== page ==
Many new tools and solutions that make use of geospatial analytics are coming to market, especially industry-specific solutions that embed geospatial capabilities. And venture capital (VC) is pouring into this space, supporting the growth in new geospatial solutions, tools, and data sources. US-based startups offering geospatial capabilities raised US$2.5 billion in VC funding in 2020, about 25% more than in 2019. That trend continued this year, as VC investment topped US$1.8 billion by early May.
Meanwhile, market-leading GIS and geospatial technology vendors (including Esri, Hexagon, and Descartes Labs) are modernizing their tools by launching their software offerings on the cloud for flexible storage and processing power to handle growing data volumes.
And major enterprise software vendors are adding geospatial functionality to their core products. Cloud hyperscalers have launched geospatial data and analytics offerings, including services for embedding maps, geofencing, and other location-based features into clients’ web and mobile applications.
SAP, Salesforce, Oracle, and others are integrating more geospatial capabilities through new partnerships, investments, and offerings. This will allow many more organizations to begin experimenting with geospatial analytics, including building custom geospatial applications on vendors’ platforms.
Growing demand: Geospatial analytics finds new ground
With the volume and variety of geospatial data growing, and new tools making it easier to work with, new applications have emerged. Location data aided COVID-19 contact-tracing programs all over the world as well as social distancing programs in organizations’ facilities.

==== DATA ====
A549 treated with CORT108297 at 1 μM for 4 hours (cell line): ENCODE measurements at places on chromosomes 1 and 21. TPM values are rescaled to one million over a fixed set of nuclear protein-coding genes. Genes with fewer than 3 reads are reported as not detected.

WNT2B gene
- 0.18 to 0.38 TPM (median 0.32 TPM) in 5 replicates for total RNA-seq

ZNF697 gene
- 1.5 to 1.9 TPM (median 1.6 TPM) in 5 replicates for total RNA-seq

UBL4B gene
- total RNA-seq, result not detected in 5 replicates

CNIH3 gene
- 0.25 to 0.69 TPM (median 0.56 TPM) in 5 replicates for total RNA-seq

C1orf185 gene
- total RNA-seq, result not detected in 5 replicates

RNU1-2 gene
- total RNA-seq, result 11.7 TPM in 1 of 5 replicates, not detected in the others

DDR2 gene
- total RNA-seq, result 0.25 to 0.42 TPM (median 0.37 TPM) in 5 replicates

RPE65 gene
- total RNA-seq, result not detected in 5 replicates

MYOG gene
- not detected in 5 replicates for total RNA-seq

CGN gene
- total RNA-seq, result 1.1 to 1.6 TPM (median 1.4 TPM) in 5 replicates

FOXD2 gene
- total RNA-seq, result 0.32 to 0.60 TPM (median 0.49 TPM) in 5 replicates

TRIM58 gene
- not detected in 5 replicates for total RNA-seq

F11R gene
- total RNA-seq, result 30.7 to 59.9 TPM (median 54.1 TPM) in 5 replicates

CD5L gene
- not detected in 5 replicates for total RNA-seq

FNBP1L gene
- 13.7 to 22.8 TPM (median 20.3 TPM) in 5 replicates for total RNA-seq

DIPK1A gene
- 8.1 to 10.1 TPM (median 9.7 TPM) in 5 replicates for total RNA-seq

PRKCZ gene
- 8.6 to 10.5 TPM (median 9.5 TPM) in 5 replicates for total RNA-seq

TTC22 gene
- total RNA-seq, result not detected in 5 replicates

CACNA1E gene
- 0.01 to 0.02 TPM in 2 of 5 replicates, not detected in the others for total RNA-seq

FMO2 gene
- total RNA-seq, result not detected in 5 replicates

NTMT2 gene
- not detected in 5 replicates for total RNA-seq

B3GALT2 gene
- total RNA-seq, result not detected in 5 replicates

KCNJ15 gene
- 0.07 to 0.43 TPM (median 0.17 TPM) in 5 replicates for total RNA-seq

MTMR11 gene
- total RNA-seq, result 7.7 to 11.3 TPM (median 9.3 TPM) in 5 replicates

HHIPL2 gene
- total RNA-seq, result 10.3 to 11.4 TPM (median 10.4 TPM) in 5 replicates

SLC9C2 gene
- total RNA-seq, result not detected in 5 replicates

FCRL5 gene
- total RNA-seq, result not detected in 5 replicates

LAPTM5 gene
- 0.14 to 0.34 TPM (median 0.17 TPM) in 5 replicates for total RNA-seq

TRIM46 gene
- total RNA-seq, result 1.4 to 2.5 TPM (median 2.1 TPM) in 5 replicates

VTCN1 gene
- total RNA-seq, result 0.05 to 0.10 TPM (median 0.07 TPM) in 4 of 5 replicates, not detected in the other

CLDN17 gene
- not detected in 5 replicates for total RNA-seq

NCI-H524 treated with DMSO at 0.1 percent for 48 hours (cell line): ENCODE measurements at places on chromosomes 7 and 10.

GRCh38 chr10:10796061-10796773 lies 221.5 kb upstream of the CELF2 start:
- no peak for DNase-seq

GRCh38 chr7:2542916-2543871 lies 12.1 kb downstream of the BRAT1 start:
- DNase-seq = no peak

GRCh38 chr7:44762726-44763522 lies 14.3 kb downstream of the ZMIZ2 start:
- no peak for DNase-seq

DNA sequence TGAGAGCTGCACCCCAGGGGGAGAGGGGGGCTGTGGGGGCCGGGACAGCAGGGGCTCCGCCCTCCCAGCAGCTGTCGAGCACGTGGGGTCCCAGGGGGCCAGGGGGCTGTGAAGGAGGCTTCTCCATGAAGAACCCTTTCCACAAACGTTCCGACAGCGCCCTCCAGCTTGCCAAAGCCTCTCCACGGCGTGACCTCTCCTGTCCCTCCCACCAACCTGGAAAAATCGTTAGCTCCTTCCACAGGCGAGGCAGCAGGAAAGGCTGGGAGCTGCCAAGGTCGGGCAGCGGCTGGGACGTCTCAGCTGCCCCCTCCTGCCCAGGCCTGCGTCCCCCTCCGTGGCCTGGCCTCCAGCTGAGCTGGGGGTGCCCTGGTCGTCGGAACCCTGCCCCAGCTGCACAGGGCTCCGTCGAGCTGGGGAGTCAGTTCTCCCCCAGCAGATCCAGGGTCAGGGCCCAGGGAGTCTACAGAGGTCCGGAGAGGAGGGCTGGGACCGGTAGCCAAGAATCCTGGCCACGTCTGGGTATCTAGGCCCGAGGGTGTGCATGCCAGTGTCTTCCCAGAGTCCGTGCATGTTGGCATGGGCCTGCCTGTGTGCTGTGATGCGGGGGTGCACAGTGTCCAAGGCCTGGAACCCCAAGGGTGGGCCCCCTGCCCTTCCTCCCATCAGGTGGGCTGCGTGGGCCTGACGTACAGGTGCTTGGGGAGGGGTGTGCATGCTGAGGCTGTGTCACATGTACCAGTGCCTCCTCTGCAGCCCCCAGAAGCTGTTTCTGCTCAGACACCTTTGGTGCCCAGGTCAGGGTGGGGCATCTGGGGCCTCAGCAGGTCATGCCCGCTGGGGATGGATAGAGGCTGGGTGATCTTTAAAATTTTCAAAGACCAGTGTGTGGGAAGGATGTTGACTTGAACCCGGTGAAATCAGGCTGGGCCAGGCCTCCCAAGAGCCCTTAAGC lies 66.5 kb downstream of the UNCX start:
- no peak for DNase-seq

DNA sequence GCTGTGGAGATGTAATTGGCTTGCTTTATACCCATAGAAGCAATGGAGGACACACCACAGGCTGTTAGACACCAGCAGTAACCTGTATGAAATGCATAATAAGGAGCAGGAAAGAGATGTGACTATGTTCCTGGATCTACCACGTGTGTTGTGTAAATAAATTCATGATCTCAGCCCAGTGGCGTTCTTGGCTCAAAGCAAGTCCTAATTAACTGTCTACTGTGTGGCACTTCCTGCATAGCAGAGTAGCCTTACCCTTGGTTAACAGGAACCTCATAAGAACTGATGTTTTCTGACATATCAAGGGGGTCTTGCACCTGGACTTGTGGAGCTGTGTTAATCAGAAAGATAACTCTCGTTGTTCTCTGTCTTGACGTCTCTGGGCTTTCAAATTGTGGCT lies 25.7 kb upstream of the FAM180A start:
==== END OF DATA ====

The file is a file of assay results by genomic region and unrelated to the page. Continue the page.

A California-based interior-design firm is using location data to support its shift to a hybrid workforce model: A mobile app allows employees to view real-time and projected office occupancy and book open desks, with indoor wayfinding to help them navigate office floors, facilitating better space planning and social distancing adherence
Proliferating IoT devices are boosting opportunities in emerging areas such as indoor mapping and tracking and location-based products. A California hospital shrank operating-room turnaround times, improved patient satisfaction, and saved US$1 million in annual costs with real-time patient tracking with RFID.
Wearable technology can power products that remotely monitor the precise location and vital signs of first responders to increase their safety on the job.
Geospatial analysis of satellite imagery and other data sources can be vital to mitigating climate risk. A joint US-EU program is using satellites to more accurately measure the rate that sea levels are rising around the globe, while also capturing atmospheric data to augment climate change models and weather forecasts.
Such emerging applications are expected to fuel further demand for geospatial analytics. In the United States, the Biden administration has proposed investing US$50 billion in infrastructure resilience to mitigate climate risk.
Geospatial analytics can help direct such investments toward high-risk areas to maximize their impact. Another example: California-based startup Pachama recently raised US$15 million to verify forest restoration projects for climate offsets with satellite imagery. It counts Microsoft, SoftBank, and Shopify among its enterprise customers.
With the technology becoming more accessible, organizations are ramping up use of established geospatial analytics applications. Examples include Novartis analyzing local talent pools for office site selection, parcel delivery provider SEUR optimizing its supply chain network, the Rwandan government working to improve land management practices,and an American power utility reducing costs in managing risk from vegetation along its powerlines.
Implications for strategists